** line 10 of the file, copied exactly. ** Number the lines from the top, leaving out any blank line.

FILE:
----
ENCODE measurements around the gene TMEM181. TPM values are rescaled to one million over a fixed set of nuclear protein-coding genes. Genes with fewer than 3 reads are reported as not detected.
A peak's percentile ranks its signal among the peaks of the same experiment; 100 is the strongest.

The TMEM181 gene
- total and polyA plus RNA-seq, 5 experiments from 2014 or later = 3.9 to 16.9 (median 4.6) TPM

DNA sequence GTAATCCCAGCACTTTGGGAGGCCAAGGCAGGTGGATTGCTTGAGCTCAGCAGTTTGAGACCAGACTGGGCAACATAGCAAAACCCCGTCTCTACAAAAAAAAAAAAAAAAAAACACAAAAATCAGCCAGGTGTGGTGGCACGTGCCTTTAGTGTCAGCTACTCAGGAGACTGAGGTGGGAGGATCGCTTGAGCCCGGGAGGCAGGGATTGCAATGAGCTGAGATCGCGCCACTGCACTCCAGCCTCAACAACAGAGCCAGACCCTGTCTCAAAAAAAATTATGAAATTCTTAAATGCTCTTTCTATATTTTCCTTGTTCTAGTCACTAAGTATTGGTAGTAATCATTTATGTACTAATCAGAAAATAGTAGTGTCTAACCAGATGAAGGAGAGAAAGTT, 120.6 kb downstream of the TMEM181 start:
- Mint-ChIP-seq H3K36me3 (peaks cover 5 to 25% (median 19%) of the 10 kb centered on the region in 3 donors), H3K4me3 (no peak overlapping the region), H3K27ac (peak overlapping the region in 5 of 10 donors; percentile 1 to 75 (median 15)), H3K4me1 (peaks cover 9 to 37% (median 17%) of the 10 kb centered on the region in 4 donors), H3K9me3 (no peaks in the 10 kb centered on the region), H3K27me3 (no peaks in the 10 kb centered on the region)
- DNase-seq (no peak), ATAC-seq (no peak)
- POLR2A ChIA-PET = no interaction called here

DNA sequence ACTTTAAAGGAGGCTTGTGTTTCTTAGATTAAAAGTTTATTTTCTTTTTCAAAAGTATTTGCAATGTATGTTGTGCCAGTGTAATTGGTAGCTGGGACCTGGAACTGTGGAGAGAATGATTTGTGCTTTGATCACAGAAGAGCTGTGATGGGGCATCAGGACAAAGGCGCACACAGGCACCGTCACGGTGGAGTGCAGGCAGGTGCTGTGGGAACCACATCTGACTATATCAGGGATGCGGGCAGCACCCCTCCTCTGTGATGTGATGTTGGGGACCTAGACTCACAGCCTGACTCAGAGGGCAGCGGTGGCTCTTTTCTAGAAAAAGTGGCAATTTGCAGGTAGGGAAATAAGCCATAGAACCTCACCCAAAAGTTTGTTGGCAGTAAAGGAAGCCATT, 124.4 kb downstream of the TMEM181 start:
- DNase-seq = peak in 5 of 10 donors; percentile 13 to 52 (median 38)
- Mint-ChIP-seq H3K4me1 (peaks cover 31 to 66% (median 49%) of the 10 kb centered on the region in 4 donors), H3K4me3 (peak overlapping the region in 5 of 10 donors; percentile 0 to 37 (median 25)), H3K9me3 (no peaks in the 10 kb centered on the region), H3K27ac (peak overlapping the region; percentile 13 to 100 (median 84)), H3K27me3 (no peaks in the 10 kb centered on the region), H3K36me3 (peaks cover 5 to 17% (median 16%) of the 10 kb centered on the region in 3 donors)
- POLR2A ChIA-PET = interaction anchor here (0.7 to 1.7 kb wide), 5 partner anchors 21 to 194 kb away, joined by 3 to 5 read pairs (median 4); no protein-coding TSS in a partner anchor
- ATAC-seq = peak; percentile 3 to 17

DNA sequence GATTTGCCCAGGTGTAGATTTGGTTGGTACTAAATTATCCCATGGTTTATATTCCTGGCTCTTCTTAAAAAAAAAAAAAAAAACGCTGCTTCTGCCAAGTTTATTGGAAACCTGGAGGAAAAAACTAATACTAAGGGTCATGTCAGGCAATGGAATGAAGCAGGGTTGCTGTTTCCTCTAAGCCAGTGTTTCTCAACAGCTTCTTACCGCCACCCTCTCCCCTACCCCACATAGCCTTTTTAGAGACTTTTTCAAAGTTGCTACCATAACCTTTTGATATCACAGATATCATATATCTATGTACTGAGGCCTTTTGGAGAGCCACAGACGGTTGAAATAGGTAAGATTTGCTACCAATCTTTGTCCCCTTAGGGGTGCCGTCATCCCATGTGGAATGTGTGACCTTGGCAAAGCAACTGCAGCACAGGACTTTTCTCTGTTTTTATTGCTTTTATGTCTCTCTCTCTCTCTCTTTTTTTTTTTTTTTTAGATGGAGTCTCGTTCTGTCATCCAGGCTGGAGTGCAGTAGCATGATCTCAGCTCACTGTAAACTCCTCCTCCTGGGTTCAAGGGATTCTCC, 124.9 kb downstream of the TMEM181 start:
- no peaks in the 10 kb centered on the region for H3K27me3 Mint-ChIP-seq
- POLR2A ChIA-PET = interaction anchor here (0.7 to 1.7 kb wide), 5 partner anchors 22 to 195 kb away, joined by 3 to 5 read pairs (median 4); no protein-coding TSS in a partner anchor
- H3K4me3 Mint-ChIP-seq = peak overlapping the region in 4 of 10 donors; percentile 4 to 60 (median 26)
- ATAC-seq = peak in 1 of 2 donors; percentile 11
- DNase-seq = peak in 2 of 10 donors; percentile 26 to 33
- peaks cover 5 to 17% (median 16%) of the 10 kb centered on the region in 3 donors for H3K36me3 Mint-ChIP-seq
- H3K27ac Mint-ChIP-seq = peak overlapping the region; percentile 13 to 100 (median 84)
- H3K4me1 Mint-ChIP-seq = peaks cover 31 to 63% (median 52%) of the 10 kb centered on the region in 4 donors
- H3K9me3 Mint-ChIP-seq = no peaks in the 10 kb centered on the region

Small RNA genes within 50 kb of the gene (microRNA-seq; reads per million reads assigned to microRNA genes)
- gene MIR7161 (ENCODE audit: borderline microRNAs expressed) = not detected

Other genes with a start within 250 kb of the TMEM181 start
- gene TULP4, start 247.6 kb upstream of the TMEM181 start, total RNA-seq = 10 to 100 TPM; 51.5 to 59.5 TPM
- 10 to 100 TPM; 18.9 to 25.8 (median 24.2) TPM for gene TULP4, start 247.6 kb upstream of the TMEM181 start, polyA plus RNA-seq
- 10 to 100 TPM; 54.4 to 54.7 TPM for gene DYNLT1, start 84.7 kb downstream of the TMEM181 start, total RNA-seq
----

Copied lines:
- DNase-seq = peak in 5 of 10 donors; percentile 13 to 52 (median 38)